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Oct. 14 — Wells Fargo home mortgage consultants who were part of an overtime settlement under California law can't be part of a similar settlement reached under federal law in Texas, a federal appeals court ruled ( Richardson v. Wells Fargo Bank, N.A , 5th Cir., No. 15-20711, 10/14/16 ).
The California settlement released Wells Fargo Bank from “from any and all applicable state and federal law wage-and-hour claims,” Judge Carolyn Dineen King wrote Oct. 14 for the U.S. Court of Appeals for the Fifth Circuit. The mortgage consultants who were covered by that settlement were barred from engaging in the Fair Labor Standards Act lawsuit in Texas, she said.
A class under California wage-and-hour law includes workers who meet the class’s definition and don’t opt out. By contrast, workers are excluded from a collective action under the federal Fair Labor Standards Act unless they opt in.
King rejected the mortgage consultants’ argument that California workers who didn’t receive a cut of the settlement because they didn’t file claim forms weren’t covered by the settlement’s release of claims. A settlement retains its preclusive effect even for class members who don’t receive a distribution, the judge said.
Judges Jerry E. Smith and Gregg J. Costa joined the opinion.
In both lawsuits, mortgage consultants said they should have received overtime pay when they worked more than 40 hours in a week. There was overlap among the two lawsuits so that some mortgage consultants could have been part of both.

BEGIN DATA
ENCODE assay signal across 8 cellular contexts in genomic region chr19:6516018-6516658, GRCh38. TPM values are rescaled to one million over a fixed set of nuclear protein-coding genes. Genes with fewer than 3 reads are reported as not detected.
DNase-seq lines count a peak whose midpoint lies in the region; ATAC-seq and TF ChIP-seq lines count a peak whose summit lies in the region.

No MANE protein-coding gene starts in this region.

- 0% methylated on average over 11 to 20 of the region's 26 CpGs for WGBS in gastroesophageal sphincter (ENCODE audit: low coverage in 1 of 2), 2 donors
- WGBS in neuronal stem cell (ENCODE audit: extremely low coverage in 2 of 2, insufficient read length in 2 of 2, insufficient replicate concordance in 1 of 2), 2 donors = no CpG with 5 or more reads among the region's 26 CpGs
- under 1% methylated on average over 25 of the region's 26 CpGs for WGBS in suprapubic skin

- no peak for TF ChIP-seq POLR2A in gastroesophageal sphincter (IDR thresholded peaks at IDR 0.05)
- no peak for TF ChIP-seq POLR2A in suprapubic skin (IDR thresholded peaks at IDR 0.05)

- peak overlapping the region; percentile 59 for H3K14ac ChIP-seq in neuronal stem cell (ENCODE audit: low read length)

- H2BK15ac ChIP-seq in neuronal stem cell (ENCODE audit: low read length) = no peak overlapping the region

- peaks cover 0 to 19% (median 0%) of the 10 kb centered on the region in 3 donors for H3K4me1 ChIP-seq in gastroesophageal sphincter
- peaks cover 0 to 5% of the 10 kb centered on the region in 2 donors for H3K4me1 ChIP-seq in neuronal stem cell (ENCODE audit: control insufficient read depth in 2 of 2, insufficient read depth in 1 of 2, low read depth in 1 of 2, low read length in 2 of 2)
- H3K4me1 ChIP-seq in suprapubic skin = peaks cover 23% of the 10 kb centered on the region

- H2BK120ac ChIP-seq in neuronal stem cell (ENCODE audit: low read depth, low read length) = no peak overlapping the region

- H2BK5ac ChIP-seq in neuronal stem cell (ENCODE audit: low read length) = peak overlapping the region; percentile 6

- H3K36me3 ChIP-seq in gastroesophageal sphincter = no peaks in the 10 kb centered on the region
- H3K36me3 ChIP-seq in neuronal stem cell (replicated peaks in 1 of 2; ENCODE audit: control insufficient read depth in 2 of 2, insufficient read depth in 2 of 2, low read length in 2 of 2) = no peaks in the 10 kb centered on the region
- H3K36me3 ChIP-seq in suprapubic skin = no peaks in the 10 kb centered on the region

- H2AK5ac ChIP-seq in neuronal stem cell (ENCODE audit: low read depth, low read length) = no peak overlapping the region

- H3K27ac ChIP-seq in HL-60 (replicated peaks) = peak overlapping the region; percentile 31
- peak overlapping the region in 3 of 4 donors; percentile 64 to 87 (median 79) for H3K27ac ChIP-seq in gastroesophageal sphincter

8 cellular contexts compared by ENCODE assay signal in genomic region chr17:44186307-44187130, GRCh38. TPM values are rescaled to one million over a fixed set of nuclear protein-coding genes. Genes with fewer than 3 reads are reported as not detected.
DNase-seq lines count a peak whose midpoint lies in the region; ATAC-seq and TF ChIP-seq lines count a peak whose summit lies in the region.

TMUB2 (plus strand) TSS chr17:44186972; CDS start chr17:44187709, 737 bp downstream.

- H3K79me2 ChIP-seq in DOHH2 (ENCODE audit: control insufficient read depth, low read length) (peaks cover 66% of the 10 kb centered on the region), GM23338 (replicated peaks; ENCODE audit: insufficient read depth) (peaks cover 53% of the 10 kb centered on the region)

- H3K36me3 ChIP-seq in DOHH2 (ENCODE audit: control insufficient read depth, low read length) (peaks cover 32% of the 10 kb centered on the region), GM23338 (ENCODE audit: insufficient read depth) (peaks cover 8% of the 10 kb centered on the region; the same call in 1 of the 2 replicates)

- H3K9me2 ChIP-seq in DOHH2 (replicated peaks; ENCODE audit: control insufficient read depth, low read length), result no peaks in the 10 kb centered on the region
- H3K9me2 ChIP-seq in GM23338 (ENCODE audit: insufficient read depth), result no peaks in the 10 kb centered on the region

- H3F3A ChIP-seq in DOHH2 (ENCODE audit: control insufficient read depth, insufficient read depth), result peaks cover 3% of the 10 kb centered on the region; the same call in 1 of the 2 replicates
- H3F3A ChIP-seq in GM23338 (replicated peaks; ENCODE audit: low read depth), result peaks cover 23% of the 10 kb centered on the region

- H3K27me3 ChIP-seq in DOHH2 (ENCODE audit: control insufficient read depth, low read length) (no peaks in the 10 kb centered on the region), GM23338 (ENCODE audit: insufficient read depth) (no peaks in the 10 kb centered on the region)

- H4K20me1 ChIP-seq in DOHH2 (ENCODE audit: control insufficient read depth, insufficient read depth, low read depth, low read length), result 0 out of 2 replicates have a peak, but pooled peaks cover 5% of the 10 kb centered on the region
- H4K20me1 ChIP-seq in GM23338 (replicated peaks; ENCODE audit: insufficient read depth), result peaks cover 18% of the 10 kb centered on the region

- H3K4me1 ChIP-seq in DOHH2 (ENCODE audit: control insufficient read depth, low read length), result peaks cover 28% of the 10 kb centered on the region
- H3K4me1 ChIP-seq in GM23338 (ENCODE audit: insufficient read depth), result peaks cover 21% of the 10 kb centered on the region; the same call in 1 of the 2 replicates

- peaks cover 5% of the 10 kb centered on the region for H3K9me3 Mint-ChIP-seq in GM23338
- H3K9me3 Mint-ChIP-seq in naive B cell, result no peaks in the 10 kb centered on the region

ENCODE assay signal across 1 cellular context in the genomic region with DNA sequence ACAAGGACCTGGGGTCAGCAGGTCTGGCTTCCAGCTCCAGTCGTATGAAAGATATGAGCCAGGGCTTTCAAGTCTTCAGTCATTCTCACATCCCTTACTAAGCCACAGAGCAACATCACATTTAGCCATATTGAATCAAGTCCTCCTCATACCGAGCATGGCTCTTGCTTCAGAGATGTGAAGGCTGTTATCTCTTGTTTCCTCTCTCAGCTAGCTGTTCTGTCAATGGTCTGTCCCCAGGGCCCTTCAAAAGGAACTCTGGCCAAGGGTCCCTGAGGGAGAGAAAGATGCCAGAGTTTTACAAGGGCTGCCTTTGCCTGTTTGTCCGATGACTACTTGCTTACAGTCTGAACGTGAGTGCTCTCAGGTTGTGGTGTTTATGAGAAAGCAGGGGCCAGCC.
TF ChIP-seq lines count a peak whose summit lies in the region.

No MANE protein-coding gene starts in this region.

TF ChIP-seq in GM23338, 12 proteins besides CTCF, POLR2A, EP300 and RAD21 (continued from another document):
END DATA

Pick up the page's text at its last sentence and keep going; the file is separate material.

The Texas lawsuit included mortgage consultants at Wells Fargo and Wachovia and named both banks as defendants. The litigation didn’t change appreciably when the banks merged in 2008.
Parties to a settlement can structure it so that it bars later claims that weren’t part of the earlier dispute, King said. Although the California lawsuit didn’t involve a claim under federal law, this is why the settlement was able to preclude mortgage consultants who were bound by it from the FLSA claim in Texas.
A number of issues are on appeal in the California case, including a motion to vacate the judgment. King didn’t comment on whether vacating the California judgment would nullify preclusion in Texas.
The mortgage consultants’ attorney declined to comment Oct. 14. A Wells Fargo spokesman told Bloomberg BNA the company agrees with the Fifth Circuit's ruling and believes the settlements fairly compensated the litigants.
Rhonda H. Wills of the Wills Law Firm PLLC in Houston, and Paul Yetter, Reagan Simpson and Christian J. Ward of Yetter Coleman LLP in Houston represented the mortgage consultants. Littler Mendelson PC attorneys Lindbergh Porter Jr. in San Francisco, Daniel Thieme in Seattle and David Jordan in Houston represented the banks.
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Text of the opinion is available at http://www.bloomberglaw.com/public/document/Raymond_Richardson_et_al_v_Wells_Fargo_Bank_NA_et_al_Docket_No_15.
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